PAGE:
Red Hot wind…

Timlynn Babitsky | Issues: Strategies & Tactics,Too Darn Tall! | Tuesday, June 10th, 2008

by Timlynn Babitsky
Huge wind turbines are easy to find now across the U S. But smaller residential wind generators, a bit less easy to find, are also appearing across the US landscape. Small Wind is now considered a “tiny but red-hot market.” And about 45 US manufacturers are producing systems to service the small wind market here and abroad. In rural, suburban and even urban areas “small wind” is catching on.

“At least 26 states have tax or productivity incentives or other subsidies to support wind energy,” notes Trudy Forsyth, program leader at NREL’s distributed wind program in Golden, Colorado. “But strong growth is happening even without the federal tax incentives enjoyed by solar panels and big utility-scale wind turbines.”

So why haven’t I seen any of these small wind systems? You ask. I travel around a lot and I have yet seen a single small wind system!

Cost, lack of support, NIMBY, and bird issues, have kept residential wind-power to a slow growth level. Zoning has always been an issue, and resistors to residential wind power are increasing pressure for even tighter zoning battles.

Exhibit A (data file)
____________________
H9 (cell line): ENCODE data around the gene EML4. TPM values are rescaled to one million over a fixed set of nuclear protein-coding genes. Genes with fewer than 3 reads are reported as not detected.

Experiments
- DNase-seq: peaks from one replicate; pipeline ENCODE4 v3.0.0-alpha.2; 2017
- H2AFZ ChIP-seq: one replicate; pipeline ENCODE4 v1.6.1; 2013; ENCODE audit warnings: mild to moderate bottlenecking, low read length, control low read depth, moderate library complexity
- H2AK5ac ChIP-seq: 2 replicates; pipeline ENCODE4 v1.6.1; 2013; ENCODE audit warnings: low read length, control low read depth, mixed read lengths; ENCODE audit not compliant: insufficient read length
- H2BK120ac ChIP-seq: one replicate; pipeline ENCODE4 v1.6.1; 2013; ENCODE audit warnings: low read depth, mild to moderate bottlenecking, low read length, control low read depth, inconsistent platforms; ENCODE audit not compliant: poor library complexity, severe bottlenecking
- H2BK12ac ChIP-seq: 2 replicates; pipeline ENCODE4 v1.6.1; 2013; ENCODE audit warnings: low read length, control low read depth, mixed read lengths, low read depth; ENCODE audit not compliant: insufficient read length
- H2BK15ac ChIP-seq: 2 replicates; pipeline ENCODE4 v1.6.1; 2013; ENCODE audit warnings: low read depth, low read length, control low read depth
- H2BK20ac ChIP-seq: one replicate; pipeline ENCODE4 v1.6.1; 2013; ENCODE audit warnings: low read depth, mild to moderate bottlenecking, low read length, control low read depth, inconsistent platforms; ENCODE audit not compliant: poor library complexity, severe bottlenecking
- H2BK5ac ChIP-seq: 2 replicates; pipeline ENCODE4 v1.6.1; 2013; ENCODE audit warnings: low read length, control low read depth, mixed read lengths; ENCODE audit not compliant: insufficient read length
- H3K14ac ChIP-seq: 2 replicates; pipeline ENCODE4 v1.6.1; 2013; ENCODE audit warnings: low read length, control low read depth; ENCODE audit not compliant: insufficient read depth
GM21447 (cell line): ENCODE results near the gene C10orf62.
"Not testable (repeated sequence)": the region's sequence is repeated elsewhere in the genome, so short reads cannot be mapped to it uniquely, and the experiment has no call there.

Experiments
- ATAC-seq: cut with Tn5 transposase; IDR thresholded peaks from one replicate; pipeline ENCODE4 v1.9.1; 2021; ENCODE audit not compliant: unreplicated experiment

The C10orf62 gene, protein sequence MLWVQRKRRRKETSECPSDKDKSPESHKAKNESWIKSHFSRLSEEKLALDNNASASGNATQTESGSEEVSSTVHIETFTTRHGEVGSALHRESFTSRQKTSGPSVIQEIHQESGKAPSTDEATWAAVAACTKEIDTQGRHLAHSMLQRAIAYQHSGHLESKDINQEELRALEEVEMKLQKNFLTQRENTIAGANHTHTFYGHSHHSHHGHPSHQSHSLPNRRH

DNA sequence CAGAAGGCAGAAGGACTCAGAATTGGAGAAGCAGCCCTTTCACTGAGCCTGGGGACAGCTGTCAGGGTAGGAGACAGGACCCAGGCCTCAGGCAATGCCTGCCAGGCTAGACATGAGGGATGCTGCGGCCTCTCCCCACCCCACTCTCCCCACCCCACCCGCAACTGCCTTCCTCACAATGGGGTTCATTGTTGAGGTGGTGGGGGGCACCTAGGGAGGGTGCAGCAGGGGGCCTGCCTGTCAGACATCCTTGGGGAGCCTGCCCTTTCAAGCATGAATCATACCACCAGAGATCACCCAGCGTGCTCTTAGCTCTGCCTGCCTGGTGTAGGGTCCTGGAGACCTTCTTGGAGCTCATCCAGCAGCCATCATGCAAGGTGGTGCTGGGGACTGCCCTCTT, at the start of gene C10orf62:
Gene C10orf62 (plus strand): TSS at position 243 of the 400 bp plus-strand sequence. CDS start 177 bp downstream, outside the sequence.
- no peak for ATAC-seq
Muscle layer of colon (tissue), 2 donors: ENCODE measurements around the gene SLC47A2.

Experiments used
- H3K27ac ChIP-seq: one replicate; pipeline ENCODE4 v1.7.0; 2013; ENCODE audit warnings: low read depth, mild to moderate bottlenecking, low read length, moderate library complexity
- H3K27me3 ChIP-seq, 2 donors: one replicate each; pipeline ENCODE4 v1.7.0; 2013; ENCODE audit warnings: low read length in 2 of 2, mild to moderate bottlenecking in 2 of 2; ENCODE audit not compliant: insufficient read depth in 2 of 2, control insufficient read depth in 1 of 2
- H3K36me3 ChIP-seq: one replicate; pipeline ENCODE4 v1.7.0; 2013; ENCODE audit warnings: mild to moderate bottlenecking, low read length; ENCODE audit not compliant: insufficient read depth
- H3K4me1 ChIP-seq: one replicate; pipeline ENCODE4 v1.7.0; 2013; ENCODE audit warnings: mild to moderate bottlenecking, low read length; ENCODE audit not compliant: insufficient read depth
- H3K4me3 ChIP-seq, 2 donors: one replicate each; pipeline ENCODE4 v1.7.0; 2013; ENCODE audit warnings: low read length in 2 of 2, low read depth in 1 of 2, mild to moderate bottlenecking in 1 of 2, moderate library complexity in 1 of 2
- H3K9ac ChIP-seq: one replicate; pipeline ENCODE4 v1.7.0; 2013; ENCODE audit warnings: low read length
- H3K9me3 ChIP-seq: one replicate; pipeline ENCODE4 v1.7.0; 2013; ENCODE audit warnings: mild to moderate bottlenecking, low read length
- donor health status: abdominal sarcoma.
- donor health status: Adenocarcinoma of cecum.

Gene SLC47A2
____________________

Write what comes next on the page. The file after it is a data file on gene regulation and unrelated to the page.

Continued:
If a Small Wind project is what you are after, you need to rally support early from your friends, neighbors, and local stakeholders. Make sure you do your homework. Understand your zoning laws and get legal help early. Do all you can to engage your utility company in a net metering relationship (make sure that net metering is an option before you even start !). And check out the newest in residential turbine designs.

Southwest Windpower, the largest US small-wind manufacturer, has a new small 1.8 kilowatt Skystream turbine that is aimed at the residential market. It is so quiet and unobtrusive that even San Francisco Mayor Gavin Newsom is now forming a group to explore using small wind systems throughout the city.

Click here for more on the hot-market of Small Wind.

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